Death is not a rare event in healthcare settings. Yet, healthcare providers receive little training on how to inform family members when a loved one has died. How a family is informed and the information given can affect the health and well-being of the bereaved family for months and years.
Unexpected death results from a variety of causes, including accidents, suicides, homicides, as well as medical mishaps, disasters, and terrorism. Such deaths are shocking to the family and are likely to be more stressful if the deceased is a child, the death was violent or disfiguring, or the deceased suffered before death.
“Healthcare providers cannot lessen the loss of a loved one, but they can provide family members with clear, concise, and accurate information about the death, and access to helpful resources, in a way that is professionally responsible, empathic, and culturally sensitive. The scope of responsibilities for healthcare providers regarding death notification varies depending upon the situation, the institution in which they work, and the involvement of ancillary services that share in the death notification process.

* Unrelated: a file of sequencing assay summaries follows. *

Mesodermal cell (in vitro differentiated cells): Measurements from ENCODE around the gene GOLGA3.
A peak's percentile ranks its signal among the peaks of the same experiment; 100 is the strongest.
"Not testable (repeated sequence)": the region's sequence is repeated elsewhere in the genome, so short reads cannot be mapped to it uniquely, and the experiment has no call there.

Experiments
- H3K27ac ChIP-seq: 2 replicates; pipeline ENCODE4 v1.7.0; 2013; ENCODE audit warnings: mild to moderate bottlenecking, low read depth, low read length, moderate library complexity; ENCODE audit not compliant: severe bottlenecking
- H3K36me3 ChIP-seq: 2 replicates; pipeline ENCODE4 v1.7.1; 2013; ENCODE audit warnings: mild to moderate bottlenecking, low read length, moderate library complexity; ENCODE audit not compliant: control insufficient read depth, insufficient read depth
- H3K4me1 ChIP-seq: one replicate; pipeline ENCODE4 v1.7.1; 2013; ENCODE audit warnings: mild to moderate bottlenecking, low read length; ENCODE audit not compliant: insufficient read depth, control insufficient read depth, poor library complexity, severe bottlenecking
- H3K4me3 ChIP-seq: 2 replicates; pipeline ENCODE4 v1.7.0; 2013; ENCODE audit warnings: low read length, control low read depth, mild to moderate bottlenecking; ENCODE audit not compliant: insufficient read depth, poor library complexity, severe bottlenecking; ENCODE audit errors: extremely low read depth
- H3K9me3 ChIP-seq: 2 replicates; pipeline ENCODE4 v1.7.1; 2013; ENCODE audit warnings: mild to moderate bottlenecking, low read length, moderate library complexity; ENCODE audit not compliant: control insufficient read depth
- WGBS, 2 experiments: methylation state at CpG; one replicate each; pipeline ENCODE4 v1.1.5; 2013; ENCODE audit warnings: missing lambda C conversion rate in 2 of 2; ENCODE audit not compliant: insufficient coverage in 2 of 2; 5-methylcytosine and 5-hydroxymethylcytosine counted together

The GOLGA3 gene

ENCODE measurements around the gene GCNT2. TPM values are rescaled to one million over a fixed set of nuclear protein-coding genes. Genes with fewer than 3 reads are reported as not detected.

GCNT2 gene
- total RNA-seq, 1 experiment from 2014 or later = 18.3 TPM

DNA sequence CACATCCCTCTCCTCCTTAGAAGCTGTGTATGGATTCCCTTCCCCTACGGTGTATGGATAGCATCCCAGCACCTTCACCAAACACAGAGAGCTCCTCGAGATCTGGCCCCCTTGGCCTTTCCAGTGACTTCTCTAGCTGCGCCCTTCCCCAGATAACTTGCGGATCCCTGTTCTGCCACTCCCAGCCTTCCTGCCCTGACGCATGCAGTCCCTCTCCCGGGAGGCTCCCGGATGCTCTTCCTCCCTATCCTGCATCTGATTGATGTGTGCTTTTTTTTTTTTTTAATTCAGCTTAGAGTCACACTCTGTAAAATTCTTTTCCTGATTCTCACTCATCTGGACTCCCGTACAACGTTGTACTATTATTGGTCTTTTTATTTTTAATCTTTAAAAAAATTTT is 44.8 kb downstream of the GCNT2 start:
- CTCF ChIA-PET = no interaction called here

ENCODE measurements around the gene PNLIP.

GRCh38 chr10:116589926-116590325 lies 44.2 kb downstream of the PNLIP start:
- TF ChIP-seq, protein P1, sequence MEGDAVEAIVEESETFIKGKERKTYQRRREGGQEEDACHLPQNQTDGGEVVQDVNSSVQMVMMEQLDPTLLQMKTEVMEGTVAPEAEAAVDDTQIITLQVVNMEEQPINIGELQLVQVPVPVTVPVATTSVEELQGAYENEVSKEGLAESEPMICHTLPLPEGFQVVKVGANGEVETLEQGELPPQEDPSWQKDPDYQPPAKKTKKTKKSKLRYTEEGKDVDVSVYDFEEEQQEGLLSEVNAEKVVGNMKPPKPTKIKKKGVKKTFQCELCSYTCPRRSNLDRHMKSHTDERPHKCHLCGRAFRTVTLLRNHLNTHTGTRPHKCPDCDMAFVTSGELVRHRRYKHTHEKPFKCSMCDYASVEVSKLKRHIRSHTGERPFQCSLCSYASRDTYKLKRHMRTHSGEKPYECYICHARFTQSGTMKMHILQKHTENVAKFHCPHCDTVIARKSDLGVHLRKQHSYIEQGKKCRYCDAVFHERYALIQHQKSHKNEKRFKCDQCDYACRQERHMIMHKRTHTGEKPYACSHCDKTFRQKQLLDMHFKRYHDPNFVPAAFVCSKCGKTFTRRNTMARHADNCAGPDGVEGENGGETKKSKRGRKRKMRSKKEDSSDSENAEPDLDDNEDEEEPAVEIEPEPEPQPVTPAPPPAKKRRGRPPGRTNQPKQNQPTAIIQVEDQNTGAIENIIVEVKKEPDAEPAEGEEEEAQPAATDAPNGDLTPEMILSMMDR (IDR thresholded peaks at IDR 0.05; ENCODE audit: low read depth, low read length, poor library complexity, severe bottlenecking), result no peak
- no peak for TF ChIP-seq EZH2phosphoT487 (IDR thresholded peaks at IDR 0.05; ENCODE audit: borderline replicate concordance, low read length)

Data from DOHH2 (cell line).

The following guidelines review the range of the tasks of healthcare providers in notifying a family of a death.
The educational intervention GRIEV_ING is targeted at Emergency Medicine physicians but can be adapted for other audiences to improve death notification delivery.
Death notification training program developed by the FBI and Pennsylvania State University for Law Enforcement.
Recommended procedures for death notification.
A helpful form to fill out when preparing for a death notification.